Historical archive

The IMF says Norway’s economic institutions have proven their effectiveness

Historical archive

Published under: Solberg's Government

Publisher Ministry of Finance

Today a mission from the International Monetary Fund (IMF) presented its annual assessment of the Norwegian economy and Norwegian economic policy.

IMF predicts a GDP growth for mainland Norway of about 1 per cent this year, with a recovery taking root in 2017. This is in line with the Government’s projections in the Revised National Budget for 2016. Unemployment is projected to rise further throughout this year, before declining in 2017.

The IMF delegation concludes that the Norwegian monetary policy has allowed the exchange rate to absorb some of the shocks from low oil prices and reduced demand from oil related activities, and helped improve cost competitiveness relative to peer countries. The fiscal framework has helped insulate the mainland economy from energy price volatility and excessive reliance on oil and gas revenues.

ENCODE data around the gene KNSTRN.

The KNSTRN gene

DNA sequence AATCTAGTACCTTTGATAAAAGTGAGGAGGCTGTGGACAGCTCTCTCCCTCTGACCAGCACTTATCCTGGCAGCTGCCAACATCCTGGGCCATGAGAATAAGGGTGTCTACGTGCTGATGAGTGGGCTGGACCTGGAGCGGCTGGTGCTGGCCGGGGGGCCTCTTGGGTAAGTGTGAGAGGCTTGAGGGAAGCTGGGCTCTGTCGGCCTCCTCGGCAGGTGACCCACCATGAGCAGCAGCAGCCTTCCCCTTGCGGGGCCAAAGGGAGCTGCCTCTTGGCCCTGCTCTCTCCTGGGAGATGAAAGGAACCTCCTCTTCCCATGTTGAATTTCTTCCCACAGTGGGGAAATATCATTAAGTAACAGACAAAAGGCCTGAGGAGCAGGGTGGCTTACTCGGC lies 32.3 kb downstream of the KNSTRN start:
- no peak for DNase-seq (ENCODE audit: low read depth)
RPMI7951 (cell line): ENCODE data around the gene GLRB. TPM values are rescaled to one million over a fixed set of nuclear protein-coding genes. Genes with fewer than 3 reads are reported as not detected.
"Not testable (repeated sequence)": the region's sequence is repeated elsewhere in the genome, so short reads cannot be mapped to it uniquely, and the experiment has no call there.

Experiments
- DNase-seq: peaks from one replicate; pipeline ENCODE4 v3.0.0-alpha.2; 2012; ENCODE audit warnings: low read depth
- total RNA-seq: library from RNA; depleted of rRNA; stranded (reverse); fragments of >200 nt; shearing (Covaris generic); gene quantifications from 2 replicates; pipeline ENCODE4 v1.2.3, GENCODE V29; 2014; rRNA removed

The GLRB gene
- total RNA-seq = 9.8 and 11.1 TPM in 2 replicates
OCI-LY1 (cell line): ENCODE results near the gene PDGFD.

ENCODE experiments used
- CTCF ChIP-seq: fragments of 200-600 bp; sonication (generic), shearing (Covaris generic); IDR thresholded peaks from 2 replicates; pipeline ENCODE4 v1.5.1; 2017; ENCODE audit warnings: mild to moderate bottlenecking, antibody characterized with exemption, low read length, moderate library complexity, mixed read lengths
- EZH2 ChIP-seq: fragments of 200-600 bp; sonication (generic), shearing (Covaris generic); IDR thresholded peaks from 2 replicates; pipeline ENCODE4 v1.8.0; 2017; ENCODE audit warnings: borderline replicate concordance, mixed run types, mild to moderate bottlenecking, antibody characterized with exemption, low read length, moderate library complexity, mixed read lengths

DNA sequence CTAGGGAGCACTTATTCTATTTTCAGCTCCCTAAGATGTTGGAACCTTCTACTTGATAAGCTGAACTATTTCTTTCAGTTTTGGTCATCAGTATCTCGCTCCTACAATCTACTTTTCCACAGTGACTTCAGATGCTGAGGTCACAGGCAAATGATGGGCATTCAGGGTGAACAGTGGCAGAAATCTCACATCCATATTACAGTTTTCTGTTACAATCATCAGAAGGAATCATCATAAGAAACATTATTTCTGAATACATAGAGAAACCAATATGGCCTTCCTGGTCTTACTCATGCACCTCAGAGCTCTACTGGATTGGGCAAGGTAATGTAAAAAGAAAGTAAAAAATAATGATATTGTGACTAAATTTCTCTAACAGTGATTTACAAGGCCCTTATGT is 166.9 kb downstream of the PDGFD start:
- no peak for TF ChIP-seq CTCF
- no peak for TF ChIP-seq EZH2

-   I am pleased to note the IMF-delegation’s conclusion that the Norwegian economic institutions have proven their effectiveness, says finance minister Siv Jensen. I am further pleased to note that IMF confirms the appropriateness of the Government’s economic policy.

The delegation points out that Norwegian policy makers are faced with intertwined challenges. In addition to the short-term task of curbing the downturn, there is the continuing challenge of managing the transition away from oil dependence. Fiscal measures should avoid inhibiting this necessary economic adjustment.

-   I agree with the Delegation that policies to help facilitate a smooth transition to a new, less oil-dependent, growth model are still needed. We need to keep strengthening our competitiveness, says Jensen.

The delegation concludes that Norway’s banking sector performance remains relatively strong, and overall financial stability risks appear contained. The report also points out that relaxing constraints on new property construction could boost the supply of housing. Also, reducing the level of protection and subsidy to agriculture would have positive distributional effects and also help free up resources for less expensive and more effective policies to preserve rural communities. Further reforms to sickness and disability benefits are called for that would help maintain labor force participation and relieve pressures on the welfare system going forward.

The delegation was headed by Mission Chief Thomas Dorsey.

The IMF staff will complete a more extensive report on the Norwegian economy and economic policy that will be presented to the IMF’s Executive Board.

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